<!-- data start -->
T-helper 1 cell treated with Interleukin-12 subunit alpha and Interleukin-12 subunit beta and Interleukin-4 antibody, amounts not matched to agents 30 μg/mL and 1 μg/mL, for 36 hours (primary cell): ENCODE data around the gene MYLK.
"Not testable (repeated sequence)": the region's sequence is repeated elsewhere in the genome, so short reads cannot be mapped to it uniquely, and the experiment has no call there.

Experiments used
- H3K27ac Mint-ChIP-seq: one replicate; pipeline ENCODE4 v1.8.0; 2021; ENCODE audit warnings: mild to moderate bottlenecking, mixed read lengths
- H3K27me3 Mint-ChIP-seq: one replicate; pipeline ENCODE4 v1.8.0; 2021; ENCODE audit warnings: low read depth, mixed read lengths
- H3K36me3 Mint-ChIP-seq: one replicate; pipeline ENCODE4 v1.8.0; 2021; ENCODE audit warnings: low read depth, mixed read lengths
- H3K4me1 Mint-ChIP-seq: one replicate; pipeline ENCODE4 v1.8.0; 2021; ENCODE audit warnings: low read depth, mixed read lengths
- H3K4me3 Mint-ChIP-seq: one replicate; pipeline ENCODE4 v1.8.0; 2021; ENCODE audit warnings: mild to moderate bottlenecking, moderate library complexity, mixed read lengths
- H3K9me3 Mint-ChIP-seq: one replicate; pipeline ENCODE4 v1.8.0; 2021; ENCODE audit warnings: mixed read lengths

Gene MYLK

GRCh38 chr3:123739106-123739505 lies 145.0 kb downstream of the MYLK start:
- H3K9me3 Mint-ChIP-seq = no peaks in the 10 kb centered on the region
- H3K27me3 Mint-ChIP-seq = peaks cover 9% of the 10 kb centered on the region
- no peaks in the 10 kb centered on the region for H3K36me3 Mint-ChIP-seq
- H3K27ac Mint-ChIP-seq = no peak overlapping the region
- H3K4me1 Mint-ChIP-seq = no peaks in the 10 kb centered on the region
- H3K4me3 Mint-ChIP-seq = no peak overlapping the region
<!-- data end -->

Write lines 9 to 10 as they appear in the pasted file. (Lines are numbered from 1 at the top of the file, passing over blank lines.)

- H3K9me3 Mint-ChIP-seq: one replicate; pipeline ENCODE4 v1.8.0; 2021; ENCODE audit warnings: mixed read lengths

Gene MYLK